Miss Prejean has every right to her convictions–and I applaud her for stating them. Going further and denying other people access to enjoyment of their fundamental privileges and immunities of citizenship because of her convictions is inappropriate.

Actually, it isn’t, and it happens all the time. For example, neither the First nor the Fourteenth Amendment mentions any restrictions whatsoever on freedom of speech. Yet that freedom is restricted in a number of ways that most of us would agree make sense in an ordered society (you can’t yell “fire!” in a crowded theater just for the fun of it, you can’t make, sell or possess child pornography, you can’t lie under oath in a court proceeding, etc.). For another, polygamy is prohibited, despite the religious sanction it receives in Islam and some forms of Mormonism. For yet another, people who are 17 years old on Election Day are denied the right to vote, even if they turn 18 the next day. The point is that there are restrictions on many of the “fundamental privileges and immunities of citizenship,” and the restriction of marriage to one man and one woman is one of them. You can certainly make a case for marriage to be extended to gays, but to suggest that opposition to doing so is nothing more than prejudice in action without constitutional basis ignores moral, philosophical, sociological, and historical arguments that may or may not be persuasive, but which certainly cannot be dismissed with proper refutation.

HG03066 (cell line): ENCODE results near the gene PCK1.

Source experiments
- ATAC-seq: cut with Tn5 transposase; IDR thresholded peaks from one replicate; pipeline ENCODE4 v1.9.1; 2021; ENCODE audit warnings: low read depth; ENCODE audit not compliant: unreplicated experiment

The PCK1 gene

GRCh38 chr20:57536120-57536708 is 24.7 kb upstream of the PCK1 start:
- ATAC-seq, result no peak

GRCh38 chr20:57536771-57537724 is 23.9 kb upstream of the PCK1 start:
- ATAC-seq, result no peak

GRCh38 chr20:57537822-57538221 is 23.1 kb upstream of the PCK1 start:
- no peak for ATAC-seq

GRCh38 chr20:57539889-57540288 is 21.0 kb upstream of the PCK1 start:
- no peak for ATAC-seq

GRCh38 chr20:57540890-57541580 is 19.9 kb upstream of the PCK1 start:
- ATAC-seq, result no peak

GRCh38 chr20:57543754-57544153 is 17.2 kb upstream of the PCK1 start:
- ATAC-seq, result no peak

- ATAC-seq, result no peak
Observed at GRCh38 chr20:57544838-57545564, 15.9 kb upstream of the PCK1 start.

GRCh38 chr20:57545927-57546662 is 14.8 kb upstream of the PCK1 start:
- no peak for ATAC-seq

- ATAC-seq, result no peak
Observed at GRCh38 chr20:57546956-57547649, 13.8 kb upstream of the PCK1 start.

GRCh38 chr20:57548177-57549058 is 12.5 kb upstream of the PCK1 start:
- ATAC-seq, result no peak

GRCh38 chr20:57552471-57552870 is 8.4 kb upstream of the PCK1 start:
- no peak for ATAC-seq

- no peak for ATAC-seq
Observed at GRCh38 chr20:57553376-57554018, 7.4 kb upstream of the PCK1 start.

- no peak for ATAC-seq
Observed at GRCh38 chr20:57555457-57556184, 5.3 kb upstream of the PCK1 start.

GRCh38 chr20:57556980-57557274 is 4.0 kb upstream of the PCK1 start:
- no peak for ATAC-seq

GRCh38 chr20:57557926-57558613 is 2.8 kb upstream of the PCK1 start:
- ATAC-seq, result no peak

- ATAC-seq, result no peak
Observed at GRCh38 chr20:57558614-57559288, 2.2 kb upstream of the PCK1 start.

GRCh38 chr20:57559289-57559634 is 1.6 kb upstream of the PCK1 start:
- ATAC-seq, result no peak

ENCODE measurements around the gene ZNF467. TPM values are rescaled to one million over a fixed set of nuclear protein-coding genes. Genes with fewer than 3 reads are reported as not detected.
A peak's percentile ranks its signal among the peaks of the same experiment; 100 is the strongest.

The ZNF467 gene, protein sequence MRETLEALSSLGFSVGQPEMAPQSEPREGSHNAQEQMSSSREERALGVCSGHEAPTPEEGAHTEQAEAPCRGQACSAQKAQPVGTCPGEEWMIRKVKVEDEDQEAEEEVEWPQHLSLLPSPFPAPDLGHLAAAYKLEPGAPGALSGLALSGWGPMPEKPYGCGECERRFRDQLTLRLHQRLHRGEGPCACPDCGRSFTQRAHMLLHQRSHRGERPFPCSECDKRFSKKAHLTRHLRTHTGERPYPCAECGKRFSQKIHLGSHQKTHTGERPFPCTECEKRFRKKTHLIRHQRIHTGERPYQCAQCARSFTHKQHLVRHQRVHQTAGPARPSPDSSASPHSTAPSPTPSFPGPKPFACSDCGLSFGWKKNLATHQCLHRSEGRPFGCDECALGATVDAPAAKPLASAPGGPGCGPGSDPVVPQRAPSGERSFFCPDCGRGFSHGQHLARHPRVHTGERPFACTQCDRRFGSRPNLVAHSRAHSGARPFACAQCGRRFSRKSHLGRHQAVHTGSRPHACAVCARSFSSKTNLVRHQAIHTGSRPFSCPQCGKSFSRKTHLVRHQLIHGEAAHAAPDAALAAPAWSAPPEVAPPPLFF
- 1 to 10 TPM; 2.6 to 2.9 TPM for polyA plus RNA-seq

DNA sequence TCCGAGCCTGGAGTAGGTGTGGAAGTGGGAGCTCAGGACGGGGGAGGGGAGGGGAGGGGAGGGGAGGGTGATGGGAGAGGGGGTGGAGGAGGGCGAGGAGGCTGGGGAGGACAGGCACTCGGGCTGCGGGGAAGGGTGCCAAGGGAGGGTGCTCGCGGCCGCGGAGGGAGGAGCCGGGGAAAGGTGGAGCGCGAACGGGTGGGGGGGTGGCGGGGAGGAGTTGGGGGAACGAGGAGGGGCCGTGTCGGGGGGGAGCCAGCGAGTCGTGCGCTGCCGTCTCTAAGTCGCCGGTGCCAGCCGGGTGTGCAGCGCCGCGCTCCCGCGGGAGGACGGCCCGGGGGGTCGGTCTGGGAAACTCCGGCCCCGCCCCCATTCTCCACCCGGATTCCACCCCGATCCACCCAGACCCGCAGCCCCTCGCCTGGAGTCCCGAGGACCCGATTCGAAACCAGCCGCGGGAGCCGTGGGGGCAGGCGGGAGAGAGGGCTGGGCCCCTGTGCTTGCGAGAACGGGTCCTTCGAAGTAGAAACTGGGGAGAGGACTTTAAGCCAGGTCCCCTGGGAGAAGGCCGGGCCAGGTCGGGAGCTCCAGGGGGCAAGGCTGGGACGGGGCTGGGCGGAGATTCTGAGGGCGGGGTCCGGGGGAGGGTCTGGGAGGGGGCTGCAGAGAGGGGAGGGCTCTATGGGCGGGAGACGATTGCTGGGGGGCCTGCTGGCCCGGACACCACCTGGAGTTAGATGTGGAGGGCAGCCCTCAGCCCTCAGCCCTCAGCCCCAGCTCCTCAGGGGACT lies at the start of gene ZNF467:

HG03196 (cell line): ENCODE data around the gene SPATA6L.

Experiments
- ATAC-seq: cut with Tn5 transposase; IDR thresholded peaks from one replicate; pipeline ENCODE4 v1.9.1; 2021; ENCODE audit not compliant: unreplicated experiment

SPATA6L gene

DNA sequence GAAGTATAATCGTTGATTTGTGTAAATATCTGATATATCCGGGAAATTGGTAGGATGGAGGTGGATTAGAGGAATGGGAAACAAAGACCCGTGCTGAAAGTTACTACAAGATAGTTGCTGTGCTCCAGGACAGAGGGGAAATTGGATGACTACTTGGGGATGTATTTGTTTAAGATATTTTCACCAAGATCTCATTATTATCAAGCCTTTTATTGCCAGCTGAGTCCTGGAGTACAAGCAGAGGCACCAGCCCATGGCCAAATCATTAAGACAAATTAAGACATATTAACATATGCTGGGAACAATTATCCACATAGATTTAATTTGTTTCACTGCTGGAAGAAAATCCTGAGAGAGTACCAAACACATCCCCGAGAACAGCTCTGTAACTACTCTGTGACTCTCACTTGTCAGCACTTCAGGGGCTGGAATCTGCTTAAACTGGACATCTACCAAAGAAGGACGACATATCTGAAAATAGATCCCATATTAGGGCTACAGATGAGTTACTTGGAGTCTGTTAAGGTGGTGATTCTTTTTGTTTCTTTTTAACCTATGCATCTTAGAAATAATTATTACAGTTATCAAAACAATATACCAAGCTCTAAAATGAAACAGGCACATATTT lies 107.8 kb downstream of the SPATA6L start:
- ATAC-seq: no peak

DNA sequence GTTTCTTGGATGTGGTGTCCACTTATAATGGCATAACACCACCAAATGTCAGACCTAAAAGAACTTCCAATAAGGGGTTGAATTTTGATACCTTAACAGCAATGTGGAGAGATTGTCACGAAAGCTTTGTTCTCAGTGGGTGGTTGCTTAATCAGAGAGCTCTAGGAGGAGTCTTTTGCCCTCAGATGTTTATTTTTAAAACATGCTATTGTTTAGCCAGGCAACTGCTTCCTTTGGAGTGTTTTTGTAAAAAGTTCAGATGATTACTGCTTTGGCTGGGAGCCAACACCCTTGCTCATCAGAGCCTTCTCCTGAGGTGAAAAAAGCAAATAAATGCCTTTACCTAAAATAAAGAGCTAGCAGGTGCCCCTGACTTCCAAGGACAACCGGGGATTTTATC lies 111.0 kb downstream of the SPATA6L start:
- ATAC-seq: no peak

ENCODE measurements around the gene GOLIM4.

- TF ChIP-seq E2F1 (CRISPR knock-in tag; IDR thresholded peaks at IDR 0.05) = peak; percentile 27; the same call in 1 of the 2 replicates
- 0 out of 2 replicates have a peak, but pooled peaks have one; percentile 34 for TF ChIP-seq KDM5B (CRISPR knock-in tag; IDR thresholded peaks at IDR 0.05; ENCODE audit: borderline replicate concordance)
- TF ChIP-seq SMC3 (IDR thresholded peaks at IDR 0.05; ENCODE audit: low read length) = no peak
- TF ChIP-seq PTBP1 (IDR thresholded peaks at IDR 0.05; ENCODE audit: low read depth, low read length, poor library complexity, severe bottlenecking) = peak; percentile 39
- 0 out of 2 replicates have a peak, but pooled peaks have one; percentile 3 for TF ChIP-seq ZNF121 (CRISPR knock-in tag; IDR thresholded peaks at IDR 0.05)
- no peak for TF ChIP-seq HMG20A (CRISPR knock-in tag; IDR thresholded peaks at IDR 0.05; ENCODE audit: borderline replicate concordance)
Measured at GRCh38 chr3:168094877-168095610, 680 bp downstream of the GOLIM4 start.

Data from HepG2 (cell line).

At the same time, those like Miss Prejean who do not want to participate in what they find repulsive because of their religious convictions should be able to enjoy the protection of that religious liberty.

Kessler had previously made reference to the KKK [sic–I think he was referring to Nazis] marching in heavily Jewish Skokie, Illinois as an example of protecting the rights even of people he finds reprehensible. It would seem that the majority of Americans who still oppose gay marriage fall in the same category.